Since the birth of photography in 1839, artists have used the medium to explore subjects close to home—the quotidian, intimate, and overlooked aspects of everyday existence. This exhibition examines the photographs and videos made by a wide range of artists during the last four decades. Featuring forty works from the Museum's collection, it includes photographs by John Baldessari, Philip-Lorca diCorcia, Fischli & Weiss, Jan Groover, Robert Gober, Nan Goldin, Elizabeth McAlpine, Gabriel Orozco, David Salle, Robert Smithson, Stephen Shore, and William Wegman among others, as well as video by artists such as Martha Rosler, Ilene Segalove, and Svetlana and Igor Kopystiansky.
As the counterculture swelled in the late 1960s, daily life as it had been lived in Western Europe and America since the cookie-cutter 1950s came into question. Everything from feminism to psychedelic drugs to space exploration suggested a nearly infinite array of alternative ways to perceive reality; and artists and thinkers in the sixties and seventies proposed a "revolution of everyday life" that would cast off the shackles of deadened perception. In the 1980s, artists' renewed interest in conventions of narrative and genre led to often highly staged or produced images that hint at how even our deepest feelings are mediated by the images that surround us. In the wake of the economic crash of the late 1980s, photographers increasingly focused on what was swept under the carpet—the taboo and the repressed—often in slightly sinister works tinged with dread. At the same moment, Gabriel Orozco traveled the globe using the humblest of cast-off materials, such as an empty shoebox in the snow, to make fragile, economical sculptures that required photography to communicate their existence.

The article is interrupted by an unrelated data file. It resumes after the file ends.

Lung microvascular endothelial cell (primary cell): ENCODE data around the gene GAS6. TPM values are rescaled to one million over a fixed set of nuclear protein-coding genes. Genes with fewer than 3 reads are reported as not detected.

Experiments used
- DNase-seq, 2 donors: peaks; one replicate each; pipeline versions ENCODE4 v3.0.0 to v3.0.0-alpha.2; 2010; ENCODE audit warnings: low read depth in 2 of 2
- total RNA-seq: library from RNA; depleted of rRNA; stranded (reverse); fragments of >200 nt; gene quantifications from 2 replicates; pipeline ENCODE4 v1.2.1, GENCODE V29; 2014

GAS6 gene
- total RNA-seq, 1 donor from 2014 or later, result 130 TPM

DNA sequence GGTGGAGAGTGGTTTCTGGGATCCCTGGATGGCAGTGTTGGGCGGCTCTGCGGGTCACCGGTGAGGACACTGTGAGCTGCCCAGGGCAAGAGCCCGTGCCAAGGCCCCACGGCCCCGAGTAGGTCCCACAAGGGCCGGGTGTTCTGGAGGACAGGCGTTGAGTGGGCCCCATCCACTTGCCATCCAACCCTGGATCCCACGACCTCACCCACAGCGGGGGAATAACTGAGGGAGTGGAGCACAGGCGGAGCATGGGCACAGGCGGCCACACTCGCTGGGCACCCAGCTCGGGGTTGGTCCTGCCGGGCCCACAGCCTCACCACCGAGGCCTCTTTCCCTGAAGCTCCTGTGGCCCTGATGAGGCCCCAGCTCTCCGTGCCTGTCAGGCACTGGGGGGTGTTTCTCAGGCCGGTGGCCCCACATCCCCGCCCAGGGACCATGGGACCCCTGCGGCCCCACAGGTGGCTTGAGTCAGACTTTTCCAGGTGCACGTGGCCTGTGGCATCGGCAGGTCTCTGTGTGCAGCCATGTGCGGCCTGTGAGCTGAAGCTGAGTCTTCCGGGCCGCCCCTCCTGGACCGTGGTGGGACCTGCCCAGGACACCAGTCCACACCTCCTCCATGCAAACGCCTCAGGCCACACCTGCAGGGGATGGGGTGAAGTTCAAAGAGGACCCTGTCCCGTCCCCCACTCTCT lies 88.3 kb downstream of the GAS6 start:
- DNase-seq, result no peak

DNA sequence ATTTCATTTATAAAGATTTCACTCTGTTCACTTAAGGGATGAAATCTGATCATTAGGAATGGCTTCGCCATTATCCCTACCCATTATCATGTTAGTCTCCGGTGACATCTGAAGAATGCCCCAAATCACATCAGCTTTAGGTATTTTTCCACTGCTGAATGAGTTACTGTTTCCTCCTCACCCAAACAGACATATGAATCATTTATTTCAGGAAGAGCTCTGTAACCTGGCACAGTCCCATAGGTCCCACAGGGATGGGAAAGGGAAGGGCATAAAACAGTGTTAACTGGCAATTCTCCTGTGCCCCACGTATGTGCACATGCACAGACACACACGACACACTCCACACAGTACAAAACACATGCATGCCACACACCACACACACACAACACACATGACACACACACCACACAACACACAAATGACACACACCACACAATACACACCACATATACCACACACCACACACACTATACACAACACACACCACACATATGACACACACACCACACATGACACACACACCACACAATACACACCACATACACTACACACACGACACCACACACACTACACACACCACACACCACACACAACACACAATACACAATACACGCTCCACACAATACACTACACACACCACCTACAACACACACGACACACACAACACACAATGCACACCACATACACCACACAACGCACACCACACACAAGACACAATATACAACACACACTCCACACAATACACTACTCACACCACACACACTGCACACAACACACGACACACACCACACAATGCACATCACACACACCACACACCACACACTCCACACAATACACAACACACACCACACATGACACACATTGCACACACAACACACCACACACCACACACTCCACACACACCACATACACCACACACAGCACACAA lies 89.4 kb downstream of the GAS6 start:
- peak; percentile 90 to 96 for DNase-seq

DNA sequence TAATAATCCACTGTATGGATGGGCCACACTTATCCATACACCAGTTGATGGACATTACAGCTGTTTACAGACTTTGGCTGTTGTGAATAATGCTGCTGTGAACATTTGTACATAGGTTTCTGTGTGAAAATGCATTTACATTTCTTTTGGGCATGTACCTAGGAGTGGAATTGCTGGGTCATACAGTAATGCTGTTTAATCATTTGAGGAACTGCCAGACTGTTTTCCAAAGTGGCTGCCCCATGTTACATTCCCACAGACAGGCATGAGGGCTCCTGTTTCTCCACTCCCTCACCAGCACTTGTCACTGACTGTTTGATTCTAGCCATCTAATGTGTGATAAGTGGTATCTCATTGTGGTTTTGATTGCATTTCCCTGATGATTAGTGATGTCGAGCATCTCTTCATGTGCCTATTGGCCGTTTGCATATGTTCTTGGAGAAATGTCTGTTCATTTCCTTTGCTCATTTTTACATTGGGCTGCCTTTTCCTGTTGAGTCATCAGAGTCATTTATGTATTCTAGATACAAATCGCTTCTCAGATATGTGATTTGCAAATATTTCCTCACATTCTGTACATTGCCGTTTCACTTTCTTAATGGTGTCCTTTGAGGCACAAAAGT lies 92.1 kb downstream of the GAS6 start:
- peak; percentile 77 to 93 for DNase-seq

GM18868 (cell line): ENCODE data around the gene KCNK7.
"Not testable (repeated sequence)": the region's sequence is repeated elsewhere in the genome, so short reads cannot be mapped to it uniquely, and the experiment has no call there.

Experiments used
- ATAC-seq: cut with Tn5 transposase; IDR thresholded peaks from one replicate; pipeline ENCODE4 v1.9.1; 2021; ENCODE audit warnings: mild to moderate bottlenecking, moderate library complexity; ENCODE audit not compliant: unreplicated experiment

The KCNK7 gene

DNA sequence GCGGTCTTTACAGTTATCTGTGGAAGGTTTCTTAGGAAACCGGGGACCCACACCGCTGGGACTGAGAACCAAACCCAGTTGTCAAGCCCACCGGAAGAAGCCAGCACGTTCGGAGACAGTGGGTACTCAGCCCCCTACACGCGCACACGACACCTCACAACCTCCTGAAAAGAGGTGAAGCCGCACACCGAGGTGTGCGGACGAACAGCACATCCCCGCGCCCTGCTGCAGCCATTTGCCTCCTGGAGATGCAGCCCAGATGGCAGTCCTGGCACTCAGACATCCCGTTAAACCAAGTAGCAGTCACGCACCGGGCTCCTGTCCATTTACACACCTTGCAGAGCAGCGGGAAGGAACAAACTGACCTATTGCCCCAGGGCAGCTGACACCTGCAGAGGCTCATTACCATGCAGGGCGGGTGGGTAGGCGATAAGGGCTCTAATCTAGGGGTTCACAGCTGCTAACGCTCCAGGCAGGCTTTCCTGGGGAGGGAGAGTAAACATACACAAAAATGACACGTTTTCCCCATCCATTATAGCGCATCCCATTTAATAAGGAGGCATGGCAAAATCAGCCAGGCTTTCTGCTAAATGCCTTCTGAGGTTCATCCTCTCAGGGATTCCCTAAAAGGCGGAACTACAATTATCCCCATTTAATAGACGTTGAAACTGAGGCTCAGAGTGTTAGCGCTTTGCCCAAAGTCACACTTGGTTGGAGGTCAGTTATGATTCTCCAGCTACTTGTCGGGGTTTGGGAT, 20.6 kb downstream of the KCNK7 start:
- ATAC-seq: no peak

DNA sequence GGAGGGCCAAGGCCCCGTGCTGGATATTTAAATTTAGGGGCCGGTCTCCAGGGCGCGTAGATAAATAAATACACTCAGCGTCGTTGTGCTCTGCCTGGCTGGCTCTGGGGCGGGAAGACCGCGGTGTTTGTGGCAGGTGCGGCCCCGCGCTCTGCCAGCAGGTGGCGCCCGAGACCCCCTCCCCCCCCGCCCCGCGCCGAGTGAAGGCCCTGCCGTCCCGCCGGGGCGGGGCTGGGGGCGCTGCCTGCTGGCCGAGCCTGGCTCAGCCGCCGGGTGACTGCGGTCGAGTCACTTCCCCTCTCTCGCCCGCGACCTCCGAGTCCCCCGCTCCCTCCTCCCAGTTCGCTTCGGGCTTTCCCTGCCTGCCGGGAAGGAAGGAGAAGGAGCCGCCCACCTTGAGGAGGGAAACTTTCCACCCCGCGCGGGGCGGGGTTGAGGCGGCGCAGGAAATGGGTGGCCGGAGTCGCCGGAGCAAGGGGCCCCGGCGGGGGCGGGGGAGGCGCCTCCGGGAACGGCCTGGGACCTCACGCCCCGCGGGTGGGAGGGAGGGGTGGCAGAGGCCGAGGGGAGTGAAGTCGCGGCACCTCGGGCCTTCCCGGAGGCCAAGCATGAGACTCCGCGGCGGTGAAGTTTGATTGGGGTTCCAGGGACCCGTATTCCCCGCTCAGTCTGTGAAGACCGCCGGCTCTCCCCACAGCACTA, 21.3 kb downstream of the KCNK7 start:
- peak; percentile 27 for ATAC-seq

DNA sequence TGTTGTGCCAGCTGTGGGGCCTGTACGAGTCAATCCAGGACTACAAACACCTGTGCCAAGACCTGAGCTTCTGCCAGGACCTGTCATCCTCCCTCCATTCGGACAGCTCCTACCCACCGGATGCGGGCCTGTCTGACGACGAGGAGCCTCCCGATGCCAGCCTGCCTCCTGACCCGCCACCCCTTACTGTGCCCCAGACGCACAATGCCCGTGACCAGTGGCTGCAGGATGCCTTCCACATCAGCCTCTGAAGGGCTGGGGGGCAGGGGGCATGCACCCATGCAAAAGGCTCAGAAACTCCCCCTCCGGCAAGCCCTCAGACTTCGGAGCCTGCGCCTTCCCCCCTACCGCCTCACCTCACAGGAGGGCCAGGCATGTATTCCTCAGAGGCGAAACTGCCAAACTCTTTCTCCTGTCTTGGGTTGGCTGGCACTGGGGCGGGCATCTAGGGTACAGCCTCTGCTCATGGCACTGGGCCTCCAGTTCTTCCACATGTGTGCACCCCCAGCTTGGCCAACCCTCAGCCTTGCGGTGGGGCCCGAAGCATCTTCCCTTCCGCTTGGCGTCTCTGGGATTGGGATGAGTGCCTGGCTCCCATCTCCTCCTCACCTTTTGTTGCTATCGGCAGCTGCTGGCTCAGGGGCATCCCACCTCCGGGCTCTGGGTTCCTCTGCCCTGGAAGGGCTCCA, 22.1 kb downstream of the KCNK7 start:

In the following decade, artists created photographs and videos that confused the real and the imaginary in ways that almost eerily predicted the epistemological quandaries posed by the digital revolution. The exhibition also includes recently made works by Erica Baum, Elizabeth McAlpine, and Brandon Lattu that combine process and product in novel ways to comment obliquely on the shifting sands of how we come to know the world in our digital age.